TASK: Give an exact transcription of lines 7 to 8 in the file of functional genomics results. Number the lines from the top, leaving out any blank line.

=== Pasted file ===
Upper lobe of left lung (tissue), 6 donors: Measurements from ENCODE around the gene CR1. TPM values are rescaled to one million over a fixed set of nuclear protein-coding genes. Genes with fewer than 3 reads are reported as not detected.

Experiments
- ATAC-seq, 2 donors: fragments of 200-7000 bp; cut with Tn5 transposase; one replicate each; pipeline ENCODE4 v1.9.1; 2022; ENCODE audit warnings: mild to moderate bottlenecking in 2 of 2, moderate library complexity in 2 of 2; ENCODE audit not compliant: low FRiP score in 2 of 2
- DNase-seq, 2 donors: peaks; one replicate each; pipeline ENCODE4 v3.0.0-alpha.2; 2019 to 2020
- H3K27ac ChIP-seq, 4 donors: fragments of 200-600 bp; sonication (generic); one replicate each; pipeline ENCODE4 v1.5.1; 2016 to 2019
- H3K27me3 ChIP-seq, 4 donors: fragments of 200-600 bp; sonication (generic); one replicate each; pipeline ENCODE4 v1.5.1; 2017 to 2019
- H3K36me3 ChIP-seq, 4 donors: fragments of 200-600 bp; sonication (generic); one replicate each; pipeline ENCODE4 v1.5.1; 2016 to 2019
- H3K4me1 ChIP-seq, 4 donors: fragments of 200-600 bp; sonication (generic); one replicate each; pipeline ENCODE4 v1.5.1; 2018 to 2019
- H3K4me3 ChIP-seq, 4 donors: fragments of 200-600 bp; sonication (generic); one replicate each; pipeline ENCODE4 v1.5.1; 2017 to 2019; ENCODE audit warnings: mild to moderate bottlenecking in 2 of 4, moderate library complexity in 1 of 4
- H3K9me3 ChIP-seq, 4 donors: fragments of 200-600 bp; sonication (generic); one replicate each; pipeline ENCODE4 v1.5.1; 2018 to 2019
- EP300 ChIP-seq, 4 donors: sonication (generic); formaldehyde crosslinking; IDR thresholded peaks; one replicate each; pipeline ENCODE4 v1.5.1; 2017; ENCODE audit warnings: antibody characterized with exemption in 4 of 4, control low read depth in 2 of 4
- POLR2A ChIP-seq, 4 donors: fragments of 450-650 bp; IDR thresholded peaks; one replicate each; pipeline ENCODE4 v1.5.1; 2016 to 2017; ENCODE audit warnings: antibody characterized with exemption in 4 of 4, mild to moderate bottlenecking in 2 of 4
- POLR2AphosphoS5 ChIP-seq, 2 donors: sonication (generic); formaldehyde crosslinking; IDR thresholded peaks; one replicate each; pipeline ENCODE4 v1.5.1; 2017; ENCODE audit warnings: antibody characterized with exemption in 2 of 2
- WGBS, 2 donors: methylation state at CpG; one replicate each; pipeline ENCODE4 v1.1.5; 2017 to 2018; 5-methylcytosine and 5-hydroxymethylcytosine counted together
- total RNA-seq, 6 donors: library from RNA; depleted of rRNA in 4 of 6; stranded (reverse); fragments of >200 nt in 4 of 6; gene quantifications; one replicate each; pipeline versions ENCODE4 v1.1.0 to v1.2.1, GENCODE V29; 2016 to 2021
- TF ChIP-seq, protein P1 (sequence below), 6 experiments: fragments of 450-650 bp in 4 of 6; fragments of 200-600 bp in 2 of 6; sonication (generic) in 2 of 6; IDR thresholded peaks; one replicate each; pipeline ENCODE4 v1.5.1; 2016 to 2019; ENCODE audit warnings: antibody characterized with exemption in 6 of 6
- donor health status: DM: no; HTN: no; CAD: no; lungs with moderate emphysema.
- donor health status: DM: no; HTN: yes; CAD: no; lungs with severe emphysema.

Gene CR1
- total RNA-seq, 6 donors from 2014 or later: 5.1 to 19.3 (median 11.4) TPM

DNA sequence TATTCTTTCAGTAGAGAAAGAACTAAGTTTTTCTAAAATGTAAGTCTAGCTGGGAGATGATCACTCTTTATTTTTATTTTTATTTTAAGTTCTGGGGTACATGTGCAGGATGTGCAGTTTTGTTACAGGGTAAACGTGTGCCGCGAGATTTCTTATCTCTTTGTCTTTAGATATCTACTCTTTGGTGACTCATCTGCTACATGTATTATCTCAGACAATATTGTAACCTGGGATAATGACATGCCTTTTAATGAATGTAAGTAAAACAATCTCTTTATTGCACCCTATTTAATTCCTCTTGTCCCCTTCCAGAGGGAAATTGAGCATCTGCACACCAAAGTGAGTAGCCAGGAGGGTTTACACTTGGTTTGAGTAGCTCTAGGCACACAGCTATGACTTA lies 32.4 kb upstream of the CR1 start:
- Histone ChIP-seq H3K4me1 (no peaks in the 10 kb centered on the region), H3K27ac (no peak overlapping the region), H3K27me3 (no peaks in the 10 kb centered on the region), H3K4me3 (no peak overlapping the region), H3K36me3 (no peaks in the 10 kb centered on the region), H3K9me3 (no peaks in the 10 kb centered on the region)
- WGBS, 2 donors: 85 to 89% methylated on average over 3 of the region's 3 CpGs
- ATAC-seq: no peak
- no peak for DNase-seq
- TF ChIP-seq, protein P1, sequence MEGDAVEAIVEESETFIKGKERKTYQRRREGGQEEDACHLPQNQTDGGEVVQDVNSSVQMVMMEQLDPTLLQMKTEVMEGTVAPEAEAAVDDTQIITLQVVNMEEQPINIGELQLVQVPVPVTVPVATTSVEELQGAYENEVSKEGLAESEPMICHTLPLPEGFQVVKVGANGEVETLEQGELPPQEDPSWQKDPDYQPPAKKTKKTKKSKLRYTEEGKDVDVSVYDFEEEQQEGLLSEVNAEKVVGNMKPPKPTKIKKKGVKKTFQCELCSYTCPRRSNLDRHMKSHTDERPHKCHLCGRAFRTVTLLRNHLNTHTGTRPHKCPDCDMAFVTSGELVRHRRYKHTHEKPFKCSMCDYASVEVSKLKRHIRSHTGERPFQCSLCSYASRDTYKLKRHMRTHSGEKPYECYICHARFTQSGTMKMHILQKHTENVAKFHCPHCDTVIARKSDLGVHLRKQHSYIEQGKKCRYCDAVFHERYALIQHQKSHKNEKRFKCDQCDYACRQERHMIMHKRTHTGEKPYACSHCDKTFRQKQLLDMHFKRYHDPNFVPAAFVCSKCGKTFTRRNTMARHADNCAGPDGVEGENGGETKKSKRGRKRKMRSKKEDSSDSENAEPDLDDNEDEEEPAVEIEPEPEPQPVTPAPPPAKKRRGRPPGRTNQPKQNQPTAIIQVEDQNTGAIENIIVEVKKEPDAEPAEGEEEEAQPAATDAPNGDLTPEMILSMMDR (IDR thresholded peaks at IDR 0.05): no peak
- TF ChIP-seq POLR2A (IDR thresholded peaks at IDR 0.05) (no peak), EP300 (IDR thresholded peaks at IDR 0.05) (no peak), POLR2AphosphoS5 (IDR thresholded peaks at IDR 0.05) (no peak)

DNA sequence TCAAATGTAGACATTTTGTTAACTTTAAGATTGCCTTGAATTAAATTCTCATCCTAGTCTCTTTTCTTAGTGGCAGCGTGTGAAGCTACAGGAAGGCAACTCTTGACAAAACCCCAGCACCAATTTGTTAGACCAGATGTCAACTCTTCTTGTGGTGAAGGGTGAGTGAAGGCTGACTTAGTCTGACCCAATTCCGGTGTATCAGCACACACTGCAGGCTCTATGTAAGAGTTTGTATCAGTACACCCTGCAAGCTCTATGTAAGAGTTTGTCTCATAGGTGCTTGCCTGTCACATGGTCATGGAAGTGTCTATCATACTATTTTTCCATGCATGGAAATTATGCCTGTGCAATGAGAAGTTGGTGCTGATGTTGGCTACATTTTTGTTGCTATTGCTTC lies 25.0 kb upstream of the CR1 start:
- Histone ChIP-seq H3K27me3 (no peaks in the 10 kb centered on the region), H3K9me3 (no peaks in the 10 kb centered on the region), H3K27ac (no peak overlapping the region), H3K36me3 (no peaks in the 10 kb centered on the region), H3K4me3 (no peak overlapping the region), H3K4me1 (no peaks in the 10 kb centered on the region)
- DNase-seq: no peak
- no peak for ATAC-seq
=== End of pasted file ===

- H3K36me3 ChIP-seq, 4 donors: fragments of 200-600 bp; sonication (generic); one replicate each; pipeline ENCODE4 v1.5.1; 2016 to 2019
- H3K4me1 ChIP-seq, 4 donors: fragments of 200-600 bp; sonication (generic); one replicate each; pipeline ENCODE4 v1.5.1; 2018 to 2019